Length: Nine miles roundtrip; optional side trails can make it longer.  

Elevation: 2,500 ft. gain, with the highest point at 6,563 ft.  

With summer at our doorstep, it’s time to dust off your hiking boots and hit the trails! For experienced hikers, the Mt. Baker Skyline Divide Trail offers a seemingly endless amount of crossroads at the top, meaning there’s no limit to your adventure. While snow is typically melted out by late July, you might encounter some even in August.  

The Trail  

The first leg of the hike is a drastic uphill climb, gaining almost 1,500 feet of elevation in two miles. Surrounded by Western Hemlock, Mountain Hemlock, and Silver Fir, you will ascend moderately until you reach the treeline at around 5,900 feet. But you haven’t seen anything yet!  

After you pass the Mt. Baker Wilderness sign, you will swiftly emerge from the forest onto a knoll. There you will first witness the mountains beyond the forest. From there, the path travels through a series of grassy hills. Follow the main trail to the rocky hillside and ascend to the top to see Kulshan just 3.5 miles away from the trail’s pinnacle. You won’t regret making it to the top!  

If you are an experienced hiker and want to continue onto further footpaths, there are many side trails to pick and choose from along the way. The first knoll and the Deadhorse Creek Campground (which you can find following signs on the trail) is an excellent place to camp and view an impressive night sky.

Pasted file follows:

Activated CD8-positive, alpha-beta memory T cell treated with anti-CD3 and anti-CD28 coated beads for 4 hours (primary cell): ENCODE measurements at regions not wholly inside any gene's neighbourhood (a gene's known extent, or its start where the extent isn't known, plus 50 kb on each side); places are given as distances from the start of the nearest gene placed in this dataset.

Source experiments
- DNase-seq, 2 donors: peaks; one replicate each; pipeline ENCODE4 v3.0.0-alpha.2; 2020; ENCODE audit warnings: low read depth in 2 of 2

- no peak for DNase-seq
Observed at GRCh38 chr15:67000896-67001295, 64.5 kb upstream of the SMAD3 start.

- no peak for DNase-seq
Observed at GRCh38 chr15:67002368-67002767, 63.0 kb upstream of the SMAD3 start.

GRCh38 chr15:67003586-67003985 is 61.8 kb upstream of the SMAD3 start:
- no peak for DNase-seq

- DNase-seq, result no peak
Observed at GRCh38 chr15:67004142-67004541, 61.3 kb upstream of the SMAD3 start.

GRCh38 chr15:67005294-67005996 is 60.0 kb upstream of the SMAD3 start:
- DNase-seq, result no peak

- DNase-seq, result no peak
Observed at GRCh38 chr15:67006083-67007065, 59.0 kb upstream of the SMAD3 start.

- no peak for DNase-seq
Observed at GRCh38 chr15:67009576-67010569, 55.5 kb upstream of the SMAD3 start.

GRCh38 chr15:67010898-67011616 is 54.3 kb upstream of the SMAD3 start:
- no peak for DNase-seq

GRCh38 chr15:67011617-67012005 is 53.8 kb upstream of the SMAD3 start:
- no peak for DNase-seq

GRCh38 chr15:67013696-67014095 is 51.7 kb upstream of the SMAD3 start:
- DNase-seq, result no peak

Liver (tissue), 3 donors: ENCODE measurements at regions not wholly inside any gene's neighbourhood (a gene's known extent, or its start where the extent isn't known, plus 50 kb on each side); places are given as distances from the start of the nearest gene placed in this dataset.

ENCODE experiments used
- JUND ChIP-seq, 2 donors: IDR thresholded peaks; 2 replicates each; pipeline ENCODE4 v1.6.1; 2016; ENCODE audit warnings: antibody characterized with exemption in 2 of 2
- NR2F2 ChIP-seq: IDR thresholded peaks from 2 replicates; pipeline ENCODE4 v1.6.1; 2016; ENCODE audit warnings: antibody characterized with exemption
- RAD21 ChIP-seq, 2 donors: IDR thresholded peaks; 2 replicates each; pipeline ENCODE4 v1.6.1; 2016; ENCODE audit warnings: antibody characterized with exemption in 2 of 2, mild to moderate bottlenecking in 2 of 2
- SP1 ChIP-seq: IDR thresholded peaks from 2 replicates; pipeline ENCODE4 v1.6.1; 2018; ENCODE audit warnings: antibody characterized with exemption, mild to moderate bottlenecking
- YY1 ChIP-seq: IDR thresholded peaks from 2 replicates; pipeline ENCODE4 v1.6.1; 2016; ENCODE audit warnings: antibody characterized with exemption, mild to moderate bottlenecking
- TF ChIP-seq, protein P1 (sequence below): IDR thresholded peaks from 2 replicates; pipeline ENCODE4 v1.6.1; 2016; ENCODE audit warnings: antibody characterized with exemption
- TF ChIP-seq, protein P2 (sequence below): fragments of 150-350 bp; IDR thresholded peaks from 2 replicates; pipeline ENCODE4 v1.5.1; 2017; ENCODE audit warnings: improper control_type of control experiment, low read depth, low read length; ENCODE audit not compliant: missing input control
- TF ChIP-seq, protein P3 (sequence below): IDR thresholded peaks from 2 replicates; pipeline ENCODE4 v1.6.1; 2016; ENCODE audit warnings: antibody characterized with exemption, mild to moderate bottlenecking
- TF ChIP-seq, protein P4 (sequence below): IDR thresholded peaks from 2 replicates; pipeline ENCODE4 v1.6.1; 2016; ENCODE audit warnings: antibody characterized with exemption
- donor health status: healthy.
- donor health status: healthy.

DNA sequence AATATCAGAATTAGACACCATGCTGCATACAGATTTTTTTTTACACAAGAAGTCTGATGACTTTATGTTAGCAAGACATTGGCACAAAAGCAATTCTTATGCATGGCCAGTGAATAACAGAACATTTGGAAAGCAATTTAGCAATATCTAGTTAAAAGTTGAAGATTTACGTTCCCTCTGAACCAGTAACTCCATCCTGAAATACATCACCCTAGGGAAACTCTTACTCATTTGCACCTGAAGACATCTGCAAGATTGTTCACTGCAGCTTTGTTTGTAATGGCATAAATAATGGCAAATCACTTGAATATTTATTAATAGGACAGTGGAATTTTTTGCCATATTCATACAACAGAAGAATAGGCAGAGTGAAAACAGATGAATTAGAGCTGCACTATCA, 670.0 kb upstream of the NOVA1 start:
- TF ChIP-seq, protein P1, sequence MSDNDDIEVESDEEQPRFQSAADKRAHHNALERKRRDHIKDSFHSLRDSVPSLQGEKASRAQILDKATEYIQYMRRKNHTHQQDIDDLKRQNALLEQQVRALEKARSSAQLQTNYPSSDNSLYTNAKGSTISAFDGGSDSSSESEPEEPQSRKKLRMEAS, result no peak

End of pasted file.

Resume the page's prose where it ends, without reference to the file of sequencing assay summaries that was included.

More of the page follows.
What to Bring 

Because this is a longer trail, eat well beforehand and pack a good meal. Eating lunch at the top with clouds surrounding you is a magical experience. Also remember to bring plenty of water, as there is no good place to refill on the trail. Aside from the essentials, hiking boots are recommended, and sunscreen is also a must due to the higher elevation.  


Plan for a full day of driving and hiking. If driving from Bellingham, travel east on Mt. Baker Highway for about 34 miles until you reach the Glacier Public Service Center. Watch carefully for the junction of Glacier Creek Road with the main road, which will be about 0.8 miles past the Service Center and to the right. Immediately after this intersection, there are signs that direct you to the left and towards the Skyline Divide Trailhead. The road is a long and bumpy 13 miles, so make sure your tires and your car can take the strain of the bumpy dirt road.  

When you arrive at the trailhead, you will need a Northwest Forest Pass to park in the parking area. You can find day passes ($5) and annual passes ($30) at the Washington Forest Service Website.